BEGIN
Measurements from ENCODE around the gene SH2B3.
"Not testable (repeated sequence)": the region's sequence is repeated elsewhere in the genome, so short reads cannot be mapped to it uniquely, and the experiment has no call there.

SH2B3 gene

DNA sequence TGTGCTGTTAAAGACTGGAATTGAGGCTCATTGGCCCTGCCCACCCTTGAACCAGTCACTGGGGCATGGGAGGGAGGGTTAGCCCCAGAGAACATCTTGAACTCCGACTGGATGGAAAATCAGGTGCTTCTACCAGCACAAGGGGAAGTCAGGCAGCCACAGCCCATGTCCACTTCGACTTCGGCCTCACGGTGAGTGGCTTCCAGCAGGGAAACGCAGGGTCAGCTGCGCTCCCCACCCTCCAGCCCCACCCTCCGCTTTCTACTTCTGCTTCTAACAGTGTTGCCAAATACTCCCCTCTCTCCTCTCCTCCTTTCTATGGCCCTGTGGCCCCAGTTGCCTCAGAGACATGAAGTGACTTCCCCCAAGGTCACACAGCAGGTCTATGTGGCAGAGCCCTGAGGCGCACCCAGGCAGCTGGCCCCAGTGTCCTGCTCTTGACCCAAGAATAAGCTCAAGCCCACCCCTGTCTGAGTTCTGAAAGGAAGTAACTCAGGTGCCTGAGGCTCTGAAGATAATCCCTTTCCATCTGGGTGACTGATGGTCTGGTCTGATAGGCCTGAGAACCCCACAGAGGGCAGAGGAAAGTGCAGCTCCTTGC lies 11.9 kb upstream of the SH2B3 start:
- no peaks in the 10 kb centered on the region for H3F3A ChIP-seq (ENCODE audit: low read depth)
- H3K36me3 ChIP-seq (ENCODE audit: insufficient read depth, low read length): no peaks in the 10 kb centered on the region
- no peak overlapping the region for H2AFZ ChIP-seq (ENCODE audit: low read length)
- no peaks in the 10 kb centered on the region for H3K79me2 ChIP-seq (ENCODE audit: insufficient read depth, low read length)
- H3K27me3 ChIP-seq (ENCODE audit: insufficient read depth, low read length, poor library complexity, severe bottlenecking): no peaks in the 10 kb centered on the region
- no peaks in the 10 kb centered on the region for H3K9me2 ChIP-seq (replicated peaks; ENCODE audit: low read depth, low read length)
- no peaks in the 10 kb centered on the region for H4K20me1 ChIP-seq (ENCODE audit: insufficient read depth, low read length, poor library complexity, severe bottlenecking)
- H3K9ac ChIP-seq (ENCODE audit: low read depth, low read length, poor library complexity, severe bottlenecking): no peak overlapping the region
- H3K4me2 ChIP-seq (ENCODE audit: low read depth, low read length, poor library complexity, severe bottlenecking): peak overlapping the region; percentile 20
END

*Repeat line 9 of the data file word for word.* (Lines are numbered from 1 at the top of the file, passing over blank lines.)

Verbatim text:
- H3K27me3 ChIP-seq (ENCODE audit: insufficient read depth, low read length, poor library complexity, severe bottlenecking): no peaks in the 10 kb centered on the region